Sad.

Posted: March 27, 2008 in Journal, work

My manager pulled our group into a meeting at 8:30 this morning to let us know that a co-worker had passed away yesterday.

I didn’t know her very well; we only had the occasion to talk personally a few times, otherwise we just exchanged courtesies during common group lunches and team meetings.   She’d been on medical leave for a year, and then on temporary leaves for parts of a year before that as well.  She’d been battling cancer and a myriad of health problems that come with protracted chemotherapy.  We hadn’t heard anything from her or her family about her status for a long time, and then our manager got the call from her family yesterday that she had died.

My manager had tears in his eyes as he told us, and our admin has been weepy off and on all morning.  Everyone’s really subdued and sad.

The thing about working for a company as large as AcronymCo, is that it seems there is a new “In Memorium” article on the corporate page a couple of times a week.  Just a month ago it was a guy that I’d worked with and even sat next to for years, whom I haven’t had much contact with since I switched organizations.  He was paraplegic (for years, that wasn’t the contributing factor), he was bitten by a brown recluse spider, which reduced his immune system so that he caught pneumonia, and he died.  The day before yesterday there was a “Memorium” notice of a young lady in her early 20’s that died “unexpectedly”.  And now my co-worker’s “Memorium” will show up in the next day or two.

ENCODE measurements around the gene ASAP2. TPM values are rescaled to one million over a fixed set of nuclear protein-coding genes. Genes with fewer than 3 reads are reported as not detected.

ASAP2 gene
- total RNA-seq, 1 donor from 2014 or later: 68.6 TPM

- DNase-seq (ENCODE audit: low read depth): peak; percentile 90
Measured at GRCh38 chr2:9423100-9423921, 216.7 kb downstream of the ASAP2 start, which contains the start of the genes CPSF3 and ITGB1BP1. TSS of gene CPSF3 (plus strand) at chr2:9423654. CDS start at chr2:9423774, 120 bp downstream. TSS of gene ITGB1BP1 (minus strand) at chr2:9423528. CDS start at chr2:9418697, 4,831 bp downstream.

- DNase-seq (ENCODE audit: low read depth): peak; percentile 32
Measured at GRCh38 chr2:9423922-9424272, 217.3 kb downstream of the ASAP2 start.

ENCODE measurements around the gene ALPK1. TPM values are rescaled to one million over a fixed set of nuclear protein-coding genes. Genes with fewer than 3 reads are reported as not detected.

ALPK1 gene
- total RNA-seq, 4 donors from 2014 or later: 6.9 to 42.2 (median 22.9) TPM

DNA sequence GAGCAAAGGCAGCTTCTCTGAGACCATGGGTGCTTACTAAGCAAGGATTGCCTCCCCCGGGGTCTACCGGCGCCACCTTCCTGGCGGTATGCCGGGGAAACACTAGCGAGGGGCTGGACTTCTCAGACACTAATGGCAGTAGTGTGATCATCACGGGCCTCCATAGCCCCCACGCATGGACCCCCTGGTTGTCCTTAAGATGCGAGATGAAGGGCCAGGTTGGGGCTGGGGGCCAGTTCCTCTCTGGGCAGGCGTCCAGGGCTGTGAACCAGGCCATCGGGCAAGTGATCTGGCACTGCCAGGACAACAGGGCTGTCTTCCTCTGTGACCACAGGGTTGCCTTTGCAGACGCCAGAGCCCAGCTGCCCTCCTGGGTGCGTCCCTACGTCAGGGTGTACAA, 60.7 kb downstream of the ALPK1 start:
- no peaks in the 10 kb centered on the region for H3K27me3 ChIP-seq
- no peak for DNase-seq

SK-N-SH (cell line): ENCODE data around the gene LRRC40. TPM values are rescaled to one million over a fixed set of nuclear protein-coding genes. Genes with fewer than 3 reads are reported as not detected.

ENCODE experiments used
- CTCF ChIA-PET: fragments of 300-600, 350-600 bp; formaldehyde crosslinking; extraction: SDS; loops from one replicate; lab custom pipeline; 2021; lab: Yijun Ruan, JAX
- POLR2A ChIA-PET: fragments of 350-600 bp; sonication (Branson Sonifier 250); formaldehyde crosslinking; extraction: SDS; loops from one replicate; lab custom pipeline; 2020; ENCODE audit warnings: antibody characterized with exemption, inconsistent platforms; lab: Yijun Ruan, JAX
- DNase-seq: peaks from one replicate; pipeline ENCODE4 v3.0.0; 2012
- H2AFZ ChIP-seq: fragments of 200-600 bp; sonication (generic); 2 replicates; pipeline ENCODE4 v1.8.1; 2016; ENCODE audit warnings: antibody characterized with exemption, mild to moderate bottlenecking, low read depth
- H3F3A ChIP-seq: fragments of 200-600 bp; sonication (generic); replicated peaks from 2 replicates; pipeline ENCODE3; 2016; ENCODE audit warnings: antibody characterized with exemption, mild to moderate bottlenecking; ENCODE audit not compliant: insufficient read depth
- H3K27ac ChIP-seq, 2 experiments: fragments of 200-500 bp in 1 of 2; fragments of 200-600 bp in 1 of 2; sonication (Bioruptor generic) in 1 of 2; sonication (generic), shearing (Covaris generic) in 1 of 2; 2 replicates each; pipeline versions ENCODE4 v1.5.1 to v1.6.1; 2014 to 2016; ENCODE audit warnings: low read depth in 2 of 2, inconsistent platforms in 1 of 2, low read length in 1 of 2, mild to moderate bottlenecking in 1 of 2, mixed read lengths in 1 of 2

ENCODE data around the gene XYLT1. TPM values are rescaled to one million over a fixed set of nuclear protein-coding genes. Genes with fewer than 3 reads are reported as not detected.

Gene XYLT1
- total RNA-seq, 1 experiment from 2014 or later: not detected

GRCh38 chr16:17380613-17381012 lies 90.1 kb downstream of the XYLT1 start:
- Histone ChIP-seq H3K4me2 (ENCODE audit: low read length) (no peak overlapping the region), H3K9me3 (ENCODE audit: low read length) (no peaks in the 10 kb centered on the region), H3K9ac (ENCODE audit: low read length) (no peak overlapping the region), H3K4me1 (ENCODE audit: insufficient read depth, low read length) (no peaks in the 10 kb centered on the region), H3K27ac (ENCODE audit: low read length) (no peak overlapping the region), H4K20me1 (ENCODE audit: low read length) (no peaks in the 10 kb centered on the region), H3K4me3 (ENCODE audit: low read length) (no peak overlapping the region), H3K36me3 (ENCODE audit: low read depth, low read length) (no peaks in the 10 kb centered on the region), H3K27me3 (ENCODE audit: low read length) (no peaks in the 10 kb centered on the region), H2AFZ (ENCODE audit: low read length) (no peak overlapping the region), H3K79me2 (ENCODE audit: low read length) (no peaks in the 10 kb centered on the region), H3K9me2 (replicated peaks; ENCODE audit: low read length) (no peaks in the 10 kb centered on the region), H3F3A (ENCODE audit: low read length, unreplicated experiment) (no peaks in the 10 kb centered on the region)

Mortality sucks.

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Comments
  1. Dawn says:

    Our office got an email on Wednesday letting us know that one of the two guys who died in that freak crane accident in Miami on Tuesday was one of our employees, on the jobsite.

    He worked in a different office and I didn’t know him, but I’m always thrown a bit off kilter when stuff like that happens – nobody wakes up and thinks, “today I will go to work and maybe be killed,” at least not in *my* line of work, you know? It was just so random. I’ve been out of sorts about it ever since I found out, and thinking about his poor family having to deal with it and everything. Pretty sobering.

  2. Jeanette says:

    I work for a very larg medical center and last year one of the survivial flight planes crashed and 5 of our staff were killed. It was very sad.

  3. Laura says:

    Dawn – I read about that! How awful. Your line of work sees a lot of tragedy. I’m so sorry. Also, WHEN ARE YOU GOING TO START WRITING AGAIN? Sheesh.

    Jeanette – What is a survival flight? Is that like a med-evac? I’m so sorry for your staff’s loss. It’s so hard and surreal when the folks you see every day are suddenly gone.

  4. Dawn says:

    Argh. I WANT to start writing again, but our computer has completely crapped its pants and won’t even boot up. So now I have to wait until T gets the time to clear it and load everything back on. Le Sigh.

    And yeah, we see a good amount of tragedy, but it’s usually happened to the people we’re there to help out afterward, you know? At least I missed the 9/11 stuff – I was actually hired onto this company because my group lost 10 people that day. My company lost around 300 (one of the floors that got hit). I didn’t know any of them, but it was an odd feeling at first, walking into the NYC offices for work.

    But the Miami guy – that was just totally random. There are certain places I’ve told my boss I won’t go because it’s just too obviously risky, and like I told him – I signed up to be a CPA, not a Green beret. It’s just that nobody thinks of MIAMI as one of those places, which is why I guess it got me a little off kilter.

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